7. Keep a Family Calendar

Use one calendar (paper or electronic) for the entire family’s activities. Keep a copy posted in a prominent place and encourage your kids to refer to it often. Fill the calendar with activities, games, school breaks, music lessons, etc. to help establish accountability skills.

8. Healthy Habits

Feed your child protein and cut down on sugar to provide the right fuel for him or her to work and be active. Getting a restful night of sleep is also important, so encourage night time habits that help your child wind down and prepare for sleep, such as disconnecting from all screens an hour before bedtime.

Pumpkin picking in our science garden

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During our first week of school science class was spent in our science garden. Since many students planted pumpkin seeds in our raised beds last spring, we were lucky enough to have lots of munchkin pumpkins grow all summer long.  Our outdoor lessons started with the students learning the characteristics of a vine plant by closely examining our pumpkin vines. They also had a chance to view the flowers and their pollinators, and see the tendrils as the vines crawl along the back fence. Finally, some of the students in each class had a chance to pick a pumpkin.  Once inside, the lessons will continue as the younger scientists count and sort the pumpkins according to color and size,  and the older students will discuss and revise their predictions as they watch the green ones ripen and decide what color flesh is inside the white pumpkins.  Next week—peppers!!!

Summer Summary

A Fun & Busy Summer

Summer Writing Camp –summer writing camp18

The second grade classroom was turned into a camping adventure room this summer as Mrs. Kelly Mosteller hosted Writing Camp. Whether they were gathered around a camp fire or traipsing through the woods, our enthusiastic campers learned how to turn their creative ideas into stories and poetry!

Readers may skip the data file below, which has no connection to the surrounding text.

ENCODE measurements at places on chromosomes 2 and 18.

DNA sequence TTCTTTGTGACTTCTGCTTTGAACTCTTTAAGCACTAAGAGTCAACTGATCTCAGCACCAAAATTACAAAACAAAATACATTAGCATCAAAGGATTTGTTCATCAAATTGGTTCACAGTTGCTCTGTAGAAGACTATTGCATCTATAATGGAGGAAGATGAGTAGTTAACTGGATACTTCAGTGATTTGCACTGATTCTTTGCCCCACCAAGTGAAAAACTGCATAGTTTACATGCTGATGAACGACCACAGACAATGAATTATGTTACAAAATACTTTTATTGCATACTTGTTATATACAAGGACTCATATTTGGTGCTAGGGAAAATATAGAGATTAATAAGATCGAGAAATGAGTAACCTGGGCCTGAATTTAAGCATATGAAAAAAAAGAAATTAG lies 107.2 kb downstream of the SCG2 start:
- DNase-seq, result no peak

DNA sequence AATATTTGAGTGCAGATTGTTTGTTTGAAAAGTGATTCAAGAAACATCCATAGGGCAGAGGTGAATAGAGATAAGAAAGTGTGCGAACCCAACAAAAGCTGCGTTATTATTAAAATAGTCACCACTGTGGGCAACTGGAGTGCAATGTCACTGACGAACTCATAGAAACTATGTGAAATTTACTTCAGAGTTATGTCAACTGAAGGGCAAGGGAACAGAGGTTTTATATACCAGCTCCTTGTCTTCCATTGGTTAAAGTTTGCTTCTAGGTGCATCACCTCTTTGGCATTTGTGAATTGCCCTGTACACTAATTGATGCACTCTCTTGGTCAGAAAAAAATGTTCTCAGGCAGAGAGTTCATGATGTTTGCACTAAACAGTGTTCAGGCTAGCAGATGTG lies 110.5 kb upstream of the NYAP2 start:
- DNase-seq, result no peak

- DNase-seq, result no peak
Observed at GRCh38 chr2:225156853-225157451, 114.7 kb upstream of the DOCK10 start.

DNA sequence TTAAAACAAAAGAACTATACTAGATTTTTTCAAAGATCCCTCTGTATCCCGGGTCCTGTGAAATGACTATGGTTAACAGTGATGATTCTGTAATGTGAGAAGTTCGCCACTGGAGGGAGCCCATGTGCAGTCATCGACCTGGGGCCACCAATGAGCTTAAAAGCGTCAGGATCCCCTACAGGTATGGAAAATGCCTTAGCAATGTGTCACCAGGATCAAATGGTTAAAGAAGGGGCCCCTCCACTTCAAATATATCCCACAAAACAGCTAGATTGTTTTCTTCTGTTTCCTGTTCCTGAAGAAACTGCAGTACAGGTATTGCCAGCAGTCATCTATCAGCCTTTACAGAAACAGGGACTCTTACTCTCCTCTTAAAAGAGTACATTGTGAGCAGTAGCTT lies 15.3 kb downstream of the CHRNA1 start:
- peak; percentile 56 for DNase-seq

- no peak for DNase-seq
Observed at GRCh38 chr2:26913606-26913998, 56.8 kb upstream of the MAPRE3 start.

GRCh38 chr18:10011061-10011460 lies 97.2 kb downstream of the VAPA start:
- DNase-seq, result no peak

The children learned Opinion Writing by crafting the answer to,  “What are the two most important things to bring with you on a camping trip?” They also learned how to record what they heard, felt, saw and smelled while on their nature walks. They turned those notes into a “Nature Journal” which was covered with a variety of natural materials collected on their hike.

One of the highlights for the children were Story Rocks. The campers painted rocks which magically turned into story rocks with pictures. They picked 4 or 5 of these rocks to start creating their fiction stories.

In addition, the children learned the use of transition words to write directions in a sequential order and may have enjoyed some S’mores as well!

Finally, the children experience poetry writing, fiction writing and narrative writing all under the tutelage of Mrs. Mosteller. The week culminated with the children creating their very own lightening jars.

Want to see more pictures? Click HERE.

Thanks to Kelly Mosteller for the fabulous writing camp. My son raved about it and felt so much more confident with his writing by the end of the week. He also enjoyed reconnecting with his Meadowbrook friends. Highly recommend this camp! – a Meadowbrook parent

 

Math Camp with Mrs. Linkmathcamp

It was a fun filled week during math camp with a different theme each day.   The campers planned  a summer party and totaled the cost with coupons. They held an Olympics day which included the kids participating in different Olympic activities and graphing their results. They had a baseball themed day when the students practiced how to budget at a baseball game, as well as basebmathcamp2all statistics. We also did plotting points on a coordinate plane to make summer pictures. We concluded with fraction activities with food such as pizza, M&Ms, and ice cream sundaes.

 

Math Camp was a great experience! Mrs. Link did a wonderful job with all the students and I hope she does it again next year. It was a great brain jolt at the end of the summer.

– a Meadowbrook Parent

Spanish Evening Class
Meadowbrook offered summer evening Spanish classes this year that took place on Wednesday evenings in July and August. Emma Stern, of the graduating class of 2014 came back and taught the classes with Profesora Cordon. Each week focused on a different fun summer theme such as Animals at the zoo, the beach, knights and princesses, shopping at the market place and we ended with una gran fiesta!  During each immersion style class, we played games, had cool summer treats, went on scavenger hunts and talked completely in español!  It was a blast!spanish